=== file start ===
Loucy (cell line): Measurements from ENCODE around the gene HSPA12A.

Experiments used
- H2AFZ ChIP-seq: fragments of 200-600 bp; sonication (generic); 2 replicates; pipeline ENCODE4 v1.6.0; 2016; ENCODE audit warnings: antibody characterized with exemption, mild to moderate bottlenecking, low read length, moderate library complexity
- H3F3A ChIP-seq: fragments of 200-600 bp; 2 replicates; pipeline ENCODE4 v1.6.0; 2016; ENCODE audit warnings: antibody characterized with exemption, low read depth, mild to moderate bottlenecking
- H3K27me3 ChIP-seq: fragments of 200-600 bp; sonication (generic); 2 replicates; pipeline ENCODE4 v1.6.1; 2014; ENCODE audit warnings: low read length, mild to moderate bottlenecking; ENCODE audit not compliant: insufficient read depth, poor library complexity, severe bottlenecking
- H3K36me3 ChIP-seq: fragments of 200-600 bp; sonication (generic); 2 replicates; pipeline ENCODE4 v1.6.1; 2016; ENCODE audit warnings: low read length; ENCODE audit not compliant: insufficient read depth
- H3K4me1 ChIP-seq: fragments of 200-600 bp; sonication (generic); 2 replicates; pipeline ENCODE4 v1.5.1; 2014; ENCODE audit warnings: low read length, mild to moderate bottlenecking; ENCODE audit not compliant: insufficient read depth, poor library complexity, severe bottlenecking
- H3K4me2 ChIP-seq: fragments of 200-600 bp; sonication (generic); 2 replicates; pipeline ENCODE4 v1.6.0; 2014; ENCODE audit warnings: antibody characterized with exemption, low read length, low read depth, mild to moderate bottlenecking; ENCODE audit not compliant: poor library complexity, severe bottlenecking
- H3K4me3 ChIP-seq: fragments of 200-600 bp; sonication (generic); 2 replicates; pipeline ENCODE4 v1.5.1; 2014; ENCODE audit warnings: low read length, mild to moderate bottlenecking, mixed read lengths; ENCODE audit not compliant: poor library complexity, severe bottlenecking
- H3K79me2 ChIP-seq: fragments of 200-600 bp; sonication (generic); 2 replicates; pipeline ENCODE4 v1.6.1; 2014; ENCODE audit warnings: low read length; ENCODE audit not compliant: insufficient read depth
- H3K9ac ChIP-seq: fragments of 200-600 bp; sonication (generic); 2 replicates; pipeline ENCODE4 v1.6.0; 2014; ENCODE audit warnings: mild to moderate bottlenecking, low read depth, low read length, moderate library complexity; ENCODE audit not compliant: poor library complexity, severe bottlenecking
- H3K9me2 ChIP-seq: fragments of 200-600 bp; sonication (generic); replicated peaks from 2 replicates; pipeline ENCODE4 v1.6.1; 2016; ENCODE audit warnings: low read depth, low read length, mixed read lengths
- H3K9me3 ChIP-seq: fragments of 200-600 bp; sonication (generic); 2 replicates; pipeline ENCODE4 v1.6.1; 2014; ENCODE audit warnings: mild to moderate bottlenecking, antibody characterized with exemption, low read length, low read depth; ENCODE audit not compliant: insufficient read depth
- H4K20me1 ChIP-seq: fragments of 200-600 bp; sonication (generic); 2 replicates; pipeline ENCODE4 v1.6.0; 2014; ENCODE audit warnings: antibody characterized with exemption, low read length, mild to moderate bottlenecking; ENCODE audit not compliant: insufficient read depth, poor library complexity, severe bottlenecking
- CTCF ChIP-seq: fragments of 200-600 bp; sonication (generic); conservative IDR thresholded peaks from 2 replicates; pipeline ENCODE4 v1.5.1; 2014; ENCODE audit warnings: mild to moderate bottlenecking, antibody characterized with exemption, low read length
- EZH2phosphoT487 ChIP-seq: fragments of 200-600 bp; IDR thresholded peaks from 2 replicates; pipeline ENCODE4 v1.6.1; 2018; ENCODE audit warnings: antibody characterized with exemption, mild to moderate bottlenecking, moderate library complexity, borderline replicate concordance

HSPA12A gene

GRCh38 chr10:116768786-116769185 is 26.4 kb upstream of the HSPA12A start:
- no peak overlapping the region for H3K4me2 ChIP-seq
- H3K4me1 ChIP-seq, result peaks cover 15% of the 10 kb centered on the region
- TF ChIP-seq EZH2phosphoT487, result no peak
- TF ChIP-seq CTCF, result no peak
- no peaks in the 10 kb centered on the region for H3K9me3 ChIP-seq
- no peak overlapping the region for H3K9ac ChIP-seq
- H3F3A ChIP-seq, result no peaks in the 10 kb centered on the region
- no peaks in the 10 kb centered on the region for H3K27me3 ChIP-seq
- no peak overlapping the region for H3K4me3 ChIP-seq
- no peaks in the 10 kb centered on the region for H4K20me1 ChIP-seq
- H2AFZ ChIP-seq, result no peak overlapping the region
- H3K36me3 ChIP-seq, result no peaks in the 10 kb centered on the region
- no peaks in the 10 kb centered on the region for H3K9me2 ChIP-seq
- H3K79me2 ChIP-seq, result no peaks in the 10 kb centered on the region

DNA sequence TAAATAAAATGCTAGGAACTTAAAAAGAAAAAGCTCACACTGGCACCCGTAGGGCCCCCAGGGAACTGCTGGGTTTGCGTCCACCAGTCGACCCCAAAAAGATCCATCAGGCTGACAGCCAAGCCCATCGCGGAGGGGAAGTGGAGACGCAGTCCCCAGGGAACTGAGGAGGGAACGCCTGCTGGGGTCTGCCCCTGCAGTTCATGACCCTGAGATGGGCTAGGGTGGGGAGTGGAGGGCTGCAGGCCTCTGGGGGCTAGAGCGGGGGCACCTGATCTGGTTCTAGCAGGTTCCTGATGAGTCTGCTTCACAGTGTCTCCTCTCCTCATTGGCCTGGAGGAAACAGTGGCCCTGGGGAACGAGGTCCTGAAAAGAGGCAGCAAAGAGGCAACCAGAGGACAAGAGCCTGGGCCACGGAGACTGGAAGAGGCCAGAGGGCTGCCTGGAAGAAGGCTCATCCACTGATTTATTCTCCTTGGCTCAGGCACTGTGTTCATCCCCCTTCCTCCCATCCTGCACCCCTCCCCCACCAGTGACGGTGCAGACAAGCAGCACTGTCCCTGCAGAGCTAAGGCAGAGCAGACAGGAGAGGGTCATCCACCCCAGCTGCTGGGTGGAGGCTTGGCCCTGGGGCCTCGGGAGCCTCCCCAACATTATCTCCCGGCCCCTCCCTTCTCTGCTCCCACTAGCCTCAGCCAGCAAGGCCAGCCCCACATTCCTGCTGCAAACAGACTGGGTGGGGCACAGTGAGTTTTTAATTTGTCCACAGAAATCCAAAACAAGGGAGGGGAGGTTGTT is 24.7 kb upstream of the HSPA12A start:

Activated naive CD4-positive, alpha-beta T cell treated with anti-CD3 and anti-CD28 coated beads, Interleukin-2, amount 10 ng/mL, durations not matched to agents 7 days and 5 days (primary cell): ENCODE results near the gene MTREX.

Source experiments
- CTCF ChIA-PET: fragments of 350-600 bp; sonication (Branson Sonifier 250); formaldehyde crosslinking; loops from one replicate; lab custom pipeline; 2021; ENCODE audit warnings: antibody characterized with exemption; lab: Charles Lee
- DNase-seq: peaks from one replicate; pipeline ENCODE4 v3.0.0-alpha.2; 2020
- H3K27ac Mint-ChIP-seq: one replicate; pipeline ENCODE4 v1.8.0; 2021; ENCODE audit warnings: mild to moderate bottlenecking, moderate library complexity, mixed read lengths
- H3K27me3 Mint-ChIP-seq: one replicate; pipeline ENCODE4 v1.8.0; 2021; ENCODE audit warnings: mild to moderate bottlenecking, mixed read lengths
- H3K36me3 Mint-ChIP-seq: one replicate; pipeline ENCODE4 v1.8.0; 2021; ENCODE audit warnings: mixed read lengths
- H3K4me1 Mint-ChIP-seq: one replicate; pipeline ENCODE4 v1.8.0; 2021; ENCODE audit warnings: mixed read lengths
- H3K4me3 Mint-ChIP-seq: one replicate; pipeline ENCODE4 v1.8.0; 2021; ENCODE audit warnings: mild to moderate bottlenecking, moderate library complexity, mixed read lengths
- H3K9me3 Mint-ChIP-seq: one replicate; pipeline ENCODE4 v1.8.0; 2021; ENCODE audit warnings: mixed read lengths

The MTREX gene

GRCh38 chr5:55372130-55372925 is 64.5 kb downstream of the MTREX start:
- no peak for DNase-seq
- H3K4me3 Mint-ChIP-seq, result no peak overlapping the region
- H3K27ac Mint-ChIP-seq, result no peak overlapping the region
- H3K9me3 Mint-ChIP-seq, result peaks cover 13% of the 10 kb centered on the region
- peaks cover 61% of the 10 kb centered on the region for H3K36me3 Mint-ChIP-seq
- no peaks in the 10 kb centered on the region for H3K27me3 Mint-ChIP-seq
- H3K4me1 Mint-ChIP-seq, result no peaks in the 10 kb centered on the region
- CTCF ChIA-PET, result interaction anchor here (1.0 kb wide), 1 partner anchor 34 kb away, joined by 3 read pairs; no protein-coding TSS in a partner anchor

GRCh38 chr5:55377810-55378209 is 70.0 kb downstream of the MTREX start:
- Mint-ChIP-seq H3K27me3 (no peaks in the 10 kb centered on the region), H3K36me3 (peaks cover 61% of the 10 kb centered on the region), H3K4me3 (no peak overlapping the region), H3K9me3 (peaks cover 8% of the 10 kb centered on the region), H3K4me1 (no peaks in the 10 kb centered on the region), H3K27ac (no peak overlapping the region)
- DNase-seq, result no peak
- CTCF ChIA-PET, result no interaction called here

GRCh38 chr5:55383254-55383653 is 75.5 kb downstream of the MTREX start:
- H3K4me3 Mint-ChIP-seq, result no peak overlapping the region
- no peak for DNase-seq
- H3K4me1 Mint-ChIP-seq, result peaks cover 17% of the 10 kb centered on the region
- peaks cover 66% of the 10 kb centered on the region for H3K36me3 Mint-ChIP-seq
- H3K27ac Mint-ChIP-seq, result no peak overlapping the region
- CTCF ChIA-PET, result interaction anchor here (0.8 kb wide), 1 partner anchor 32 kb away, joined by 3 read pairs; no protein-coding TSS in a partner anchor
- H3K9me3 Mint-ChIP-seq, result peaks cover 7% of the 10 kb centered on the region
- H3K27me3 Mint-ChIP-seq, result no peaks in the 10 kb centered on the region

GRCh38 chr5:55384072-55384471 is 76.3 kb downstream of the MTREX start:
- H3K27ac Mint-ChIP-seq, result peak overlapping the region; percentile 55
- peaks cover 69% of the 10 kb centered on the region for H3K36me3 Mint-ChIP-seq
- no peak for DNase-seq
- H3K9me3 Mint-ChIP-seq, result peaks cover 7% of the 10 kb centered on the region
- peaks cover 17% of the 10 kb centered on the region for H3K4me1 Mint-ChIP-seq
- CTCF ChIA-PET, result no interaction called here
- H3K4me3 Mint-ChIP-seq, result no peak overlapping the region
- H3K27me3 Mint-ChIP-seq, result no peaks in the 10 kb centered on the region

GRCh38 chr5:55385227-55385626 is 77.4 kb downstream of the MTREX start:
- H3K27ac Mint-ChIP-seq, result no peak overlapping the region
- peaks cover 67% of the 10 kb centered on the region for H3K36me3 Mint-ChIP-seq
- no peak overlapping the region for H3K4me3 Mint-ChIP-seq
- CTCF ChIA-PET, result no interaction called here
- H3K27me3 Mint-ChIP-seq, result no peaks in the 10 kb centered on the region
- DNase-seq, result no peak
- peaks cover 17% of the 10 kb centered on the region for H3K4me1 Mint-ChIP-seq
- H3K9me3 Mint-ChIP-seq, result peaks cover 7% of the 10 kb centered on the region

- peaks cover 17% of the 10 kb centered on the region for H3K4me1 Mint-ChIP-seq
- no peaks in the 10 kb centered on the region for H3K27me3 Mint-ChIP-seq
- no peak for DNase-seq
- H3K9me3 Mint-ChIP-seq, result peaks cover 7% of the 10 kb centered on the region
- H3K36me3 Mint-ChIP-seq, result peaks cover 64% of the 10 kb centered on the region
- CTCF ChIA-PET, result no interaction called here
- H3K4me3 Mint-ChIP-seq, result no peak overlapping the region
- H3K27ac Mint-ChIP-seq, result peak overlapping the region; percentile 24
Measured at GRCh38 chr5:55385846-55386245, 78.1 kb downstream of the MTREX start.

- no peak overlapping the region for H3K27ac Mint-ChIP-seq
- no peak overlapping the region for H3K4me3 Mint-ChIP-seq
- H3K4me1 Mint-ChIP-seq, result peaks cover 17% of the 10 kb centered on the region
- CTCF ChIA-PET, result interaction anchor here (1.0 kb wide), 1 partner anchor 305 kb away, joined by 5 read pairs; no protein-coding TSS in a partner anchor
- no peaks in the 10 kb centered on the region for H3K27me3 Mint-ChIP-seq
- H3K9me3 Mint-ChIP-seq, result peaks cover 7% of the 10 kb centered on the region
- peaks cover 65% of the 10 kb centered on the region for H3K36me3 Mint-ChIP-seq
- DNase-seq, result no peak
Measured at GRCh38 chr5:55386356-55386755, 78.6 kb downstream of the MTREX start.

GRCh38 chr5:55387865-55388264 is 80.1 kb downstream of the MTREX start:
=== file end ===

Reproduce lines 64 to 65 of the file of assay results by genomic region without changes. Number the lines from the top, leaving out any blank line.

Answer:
- CTCF ChIA-PET, result interaction anchor here (0.8 kb wide), 1 partner anchor 32 kb away, joined by 3 read pairs; no protein-coding TSS in a partner anchor
- H3K9me3 Mint-ChIP-seq, result peaks cover 7% of the 10 kb centered on the region